The best example I can think of is when the two main characters are making their way to the German trenches and have to traverse a huge water-filled crater, which they do by edging along the side of it. In this moment, the movie goes out of its way to highlight its own handiwork: a wide shot of the crater from above is followed by the camera following the two soldiers down to the bottom. But instead of staying on their heels in a medium wide shot as they cross – signalling the audience's proximity to the moment's physical precariousness – Mendes and Deakins opt for another wide shot, with the camera hovering just above the water, panning past a decorative corpse topped with a crow, ostensibly designed to make viewers go, "Wow, I wonder how they managed that!" There's nothing inherently wrong with that – it's a beautiful scene – but it's very much the people behind the camera begging to be noticed, which comes at the expense of emotional immediacy.

© Universal Pictures International Switzerland
For me, this moment also marks a significant thematic break. Up to that point, I was fully immersed, in both of my viewings. Up to that point, 1917 is a bleak, tense, by turns claustrophobic and agoraphobic delve into the psychological hell that World War I by all accounts was. But as the protagonists cross the water and eventually make their way into a booby-trapped German bunker, the film becomes more tender, more expressly human, more invested in not being about the horrific folly of "The Great War" so much as about Blake and Schofield, the two hapless soldiers thrust into mortal danger at a moment's notice. Again, this is not a problem in and of itself – in fact, it's where Chapman and MacKay really start to shine. However, it's the first major indicator that Sam Mendes essentially aims to roll two stories about the war into one narrative – something the movie doesn't seem entirely comfortable with.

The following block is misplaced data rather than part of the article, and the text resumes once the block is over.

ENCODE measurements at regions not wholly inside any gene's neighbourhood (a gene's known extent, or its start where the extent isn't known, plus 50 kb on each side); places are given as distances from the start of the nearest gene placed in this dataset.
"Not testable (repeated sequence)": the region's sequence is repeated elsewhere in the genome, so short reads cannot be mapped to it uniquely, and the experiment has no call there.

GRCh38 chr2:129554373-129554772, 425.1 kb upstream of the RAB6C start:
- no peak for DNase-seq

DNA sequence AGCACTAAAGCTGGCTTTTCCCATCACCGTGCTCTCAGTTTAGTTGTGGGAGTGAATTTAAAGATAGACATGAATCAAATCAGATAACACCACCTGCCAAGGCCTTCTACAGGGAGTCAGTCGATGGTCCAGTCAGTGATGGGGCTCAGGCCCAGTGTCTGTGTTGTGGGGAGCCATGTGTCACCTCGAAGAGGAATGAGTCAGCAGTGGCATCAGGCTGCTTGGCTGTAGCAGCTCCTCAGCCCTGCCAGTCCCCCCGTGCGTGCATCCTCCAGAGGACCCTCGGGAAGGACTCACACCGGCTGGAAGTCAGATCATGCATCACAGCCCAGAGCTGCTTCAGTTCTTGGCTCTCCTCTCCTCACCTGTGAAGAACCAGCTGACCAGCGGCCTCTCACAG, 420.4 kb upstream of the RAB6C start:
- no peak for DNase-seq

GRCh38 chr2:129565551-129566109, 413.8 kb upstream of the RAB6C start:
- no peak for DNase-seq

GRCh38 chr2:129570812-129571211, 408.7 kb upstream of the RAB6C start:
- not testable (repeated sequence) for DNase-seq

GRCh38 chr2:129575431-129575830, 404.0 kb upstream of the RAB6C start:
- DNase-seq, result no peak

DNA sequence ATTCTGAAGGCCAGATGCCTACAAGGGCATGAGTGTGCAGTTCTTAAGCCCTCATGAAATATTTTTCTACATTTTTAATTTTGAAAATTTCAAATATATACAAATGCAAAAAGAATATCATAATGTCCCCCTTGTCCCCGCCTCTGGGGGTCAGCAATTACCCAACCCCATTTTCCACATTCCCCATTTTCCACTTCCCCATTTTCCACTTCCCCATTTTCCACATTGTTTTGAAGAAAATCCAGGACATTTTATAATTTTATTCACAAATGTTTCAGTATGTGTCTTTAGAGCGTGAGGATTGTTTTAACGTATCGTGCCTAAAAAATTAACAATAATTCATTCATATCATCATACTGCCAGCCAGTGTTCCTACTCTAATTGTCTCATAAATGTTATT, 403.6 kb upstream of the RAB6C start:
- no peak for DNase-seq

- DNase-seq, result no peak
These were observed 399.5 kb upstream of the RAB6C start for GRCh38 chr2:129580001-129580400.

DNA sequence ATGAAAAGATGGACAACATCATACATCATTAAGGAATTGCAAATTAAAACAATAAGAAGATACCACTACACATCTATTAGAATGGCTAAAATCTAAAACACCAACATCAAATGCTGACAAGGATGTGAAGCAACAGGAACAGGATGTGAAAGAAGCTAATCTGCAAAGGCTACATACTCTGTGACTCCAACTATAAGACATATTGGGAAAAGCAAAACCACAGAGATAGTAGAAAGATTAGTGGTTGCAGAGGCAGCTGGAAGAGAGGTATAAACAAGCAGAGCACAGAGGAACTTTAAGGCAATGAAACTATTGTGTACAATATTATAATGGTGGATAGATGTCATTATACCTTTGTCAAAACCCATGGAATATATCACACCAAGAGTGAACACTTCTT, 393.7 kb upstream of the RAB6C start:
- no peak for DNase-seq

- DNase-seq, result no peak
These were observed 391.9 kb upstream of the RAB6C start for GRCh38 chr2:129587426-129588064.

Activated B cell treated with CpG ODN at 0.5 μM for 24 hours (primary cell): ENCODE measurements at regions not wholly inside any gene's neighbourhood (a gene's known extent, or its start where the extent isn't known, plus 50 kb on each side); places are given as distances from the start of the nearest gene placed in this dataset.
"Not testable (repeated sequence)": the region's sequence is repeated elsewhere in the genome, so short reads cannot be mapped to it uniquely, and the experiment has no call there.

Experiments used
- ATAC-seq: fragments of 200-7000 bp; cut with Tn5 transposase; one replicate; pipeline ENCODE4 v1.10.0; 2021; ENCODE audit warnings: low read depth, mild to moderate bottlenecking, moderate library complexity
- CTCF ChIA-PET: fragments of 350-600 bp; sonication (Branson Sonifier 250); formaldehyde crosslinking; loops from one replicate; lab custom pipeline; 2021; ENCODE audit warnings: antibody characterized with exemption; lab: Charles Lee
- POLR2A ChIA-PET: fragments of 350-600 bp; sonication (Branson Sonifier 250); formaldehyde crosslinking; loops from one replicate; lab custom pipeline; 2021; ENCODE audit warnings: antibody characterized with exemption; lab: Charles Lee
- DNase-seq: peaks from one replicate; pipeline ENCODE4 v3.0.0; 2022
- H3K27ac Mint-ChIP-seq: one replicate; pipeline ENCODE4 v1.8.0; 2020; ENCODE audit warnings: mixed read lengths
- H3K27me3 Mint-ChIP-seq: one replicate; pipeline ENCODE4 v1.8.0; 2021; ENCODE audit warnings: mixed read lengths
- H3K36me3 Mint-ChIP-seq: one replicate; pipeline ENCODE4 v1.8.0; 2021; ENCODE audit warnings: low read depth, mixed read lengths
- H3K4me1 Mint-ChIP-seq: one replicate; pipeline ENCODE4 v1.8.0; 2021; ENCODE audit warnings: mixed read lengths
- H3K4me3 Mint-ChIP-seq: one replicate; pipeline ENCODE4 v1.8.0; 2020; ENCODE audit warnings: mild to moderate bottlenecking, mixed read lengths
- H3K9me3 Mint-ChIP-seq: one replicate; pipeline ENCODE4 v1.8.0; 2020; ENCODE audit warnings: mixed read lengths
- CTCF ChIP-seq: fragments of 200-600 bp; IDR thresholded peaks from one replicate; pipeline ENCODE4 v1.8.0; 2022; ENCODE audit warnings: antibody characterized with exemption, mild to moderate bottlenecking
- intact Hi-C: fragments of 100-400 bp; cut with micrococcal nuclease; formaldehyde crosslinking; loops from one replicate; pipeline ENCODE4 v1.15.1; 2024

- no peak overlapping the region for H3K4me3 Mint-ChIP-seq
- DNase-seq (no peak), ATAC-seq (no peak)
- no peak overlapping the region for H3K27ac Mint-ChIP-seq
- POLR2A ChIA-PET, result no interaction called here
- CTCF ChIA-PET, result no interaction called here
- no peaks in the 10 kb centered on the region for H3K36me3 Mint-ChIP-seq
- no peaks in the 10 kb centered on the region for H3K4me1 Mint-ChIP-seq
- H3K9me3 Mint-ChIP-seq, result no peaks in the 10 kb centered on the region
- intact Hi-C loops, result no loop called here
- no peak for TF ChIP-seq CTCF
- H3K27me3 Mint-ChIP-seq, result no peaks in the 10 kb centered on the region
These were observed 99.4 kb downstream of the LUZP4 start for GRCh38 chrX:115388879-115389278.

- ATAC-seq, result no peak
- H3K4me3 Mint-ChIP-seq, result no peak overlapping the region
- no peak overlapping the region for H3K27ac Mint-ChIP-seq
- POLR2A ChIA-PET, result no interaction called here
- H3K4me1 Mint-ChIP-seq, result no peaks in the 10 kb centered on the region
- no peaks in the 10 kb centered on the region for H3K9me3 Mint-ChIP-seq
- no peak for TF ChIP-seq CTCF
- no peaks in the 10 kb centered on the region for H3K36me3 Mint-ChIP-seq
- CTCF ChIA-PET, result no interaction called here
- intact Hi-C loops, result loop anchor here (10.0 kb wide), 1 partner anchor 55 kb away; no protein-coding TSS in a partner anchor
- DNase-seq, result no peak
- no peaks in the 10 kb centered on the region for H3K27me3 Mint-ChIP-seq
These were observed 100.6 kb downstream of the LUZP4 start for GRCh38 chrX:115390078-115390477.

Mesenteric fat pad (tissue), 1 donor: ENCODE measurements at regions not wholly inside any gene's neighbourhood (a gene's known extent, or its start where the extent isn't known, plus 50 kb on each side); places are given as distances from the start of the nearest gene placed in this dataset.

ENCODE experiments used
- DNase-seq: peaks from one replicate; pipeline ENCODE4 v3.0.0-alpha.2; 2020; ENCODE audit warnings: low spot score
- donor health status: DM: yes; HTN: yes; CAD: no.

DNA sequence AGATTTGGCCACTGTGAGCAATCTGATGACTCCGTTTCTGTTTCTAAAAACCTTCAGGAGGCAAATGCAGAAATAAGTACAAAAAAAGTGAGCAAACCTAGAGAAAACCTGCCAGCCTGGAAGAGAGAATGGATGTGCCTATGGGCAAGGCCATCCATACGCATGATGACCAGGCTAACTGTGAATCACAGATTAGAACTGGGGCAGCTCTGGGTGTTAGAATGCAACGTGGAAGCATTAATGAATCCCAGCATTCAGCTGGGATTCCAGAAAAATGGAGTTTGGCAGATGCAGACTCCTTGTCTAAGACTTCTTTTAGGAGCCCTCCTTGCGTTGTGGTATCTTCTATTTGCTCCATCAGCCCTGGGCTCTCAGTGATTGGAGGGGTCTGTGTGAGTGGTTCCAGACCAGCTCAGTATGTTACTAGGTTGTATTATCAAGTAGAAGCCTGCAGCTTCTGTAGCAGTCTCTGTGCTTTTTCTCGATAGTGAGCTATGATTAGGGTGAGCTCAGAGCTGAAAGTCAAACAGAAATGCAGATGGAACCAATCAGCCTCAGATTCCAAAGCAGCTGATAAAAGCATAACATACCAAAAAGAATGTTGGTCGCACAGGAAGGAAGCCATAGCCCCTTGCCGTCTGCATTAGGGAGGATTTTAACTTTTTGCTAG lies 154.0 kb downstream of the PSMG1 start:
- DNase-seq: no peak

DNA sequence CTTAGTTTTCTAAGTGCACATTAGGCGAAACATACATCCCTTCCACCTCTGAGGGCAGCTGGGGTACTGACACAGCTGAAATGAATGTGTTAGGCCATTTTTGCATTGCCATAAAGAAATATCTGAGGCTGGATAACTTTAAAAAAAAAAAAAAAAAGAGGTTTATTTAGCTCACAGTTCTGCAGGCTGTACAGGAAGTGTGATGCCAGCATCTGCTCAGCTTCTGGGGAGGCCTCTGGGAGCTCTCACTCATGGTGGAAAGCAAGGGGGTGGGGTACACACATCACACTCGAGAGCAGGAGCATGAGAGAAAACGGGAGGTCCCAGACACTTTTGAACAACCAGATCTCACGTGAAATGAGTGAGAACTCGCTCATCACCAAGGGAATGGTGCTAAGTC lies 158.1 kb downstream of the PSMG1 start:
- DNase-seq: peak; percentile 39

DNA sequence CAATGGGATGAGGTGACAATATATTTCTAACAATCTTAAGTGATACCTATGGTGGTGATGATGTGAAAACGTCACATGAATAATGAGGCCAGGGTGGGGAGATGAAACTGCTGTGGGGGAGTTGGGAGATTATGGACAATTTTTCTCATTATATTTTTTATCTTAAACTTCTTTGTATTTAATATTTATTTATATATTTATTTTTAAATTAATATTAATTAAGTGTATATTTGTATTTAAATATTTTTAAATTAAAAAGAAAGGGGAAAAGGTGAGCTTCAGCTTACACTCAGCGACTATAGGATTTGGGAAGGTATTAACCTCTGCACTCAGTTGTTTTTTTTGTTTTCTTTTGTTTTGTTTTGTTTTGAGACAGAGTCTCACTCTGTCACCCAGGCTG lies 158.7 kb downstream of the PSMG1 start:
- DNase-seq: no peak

There is the story that dominates the first 25 minutes or so – let's call it the macro-historical one: war is hell; and its fighting and dying participants are mere pawns on a chessboard controlled by anonymous entities far above the fray. And then there is the micro-historical approach – the soldier's diary, the wartime poem, the letter home, the view from the front: every pawn of war is a living, breathing human who needs to make sense of what they are fighting for – an angle that reaches its tragic apex in Blake's death at the hands of a dying German pilot he attempted to help.

These two stories overlap, no doubt about that. War always begs the question what will be left of humanity both physically and spiritually after the fighting has ceased. And in isolation, these stories pretty much work: the grand scale of human misery is palpable in 1917, as is its impact on individuals like Blake and Schofield. But I think the movie has trouble putting these two strands together. A look at the ending seems especially instructive here, because this film has two of them – two thesis statements delivered after Schofield succeeds in his mission of delivering his message to one Colonel Mackenzie (Benedict Cumberbatch).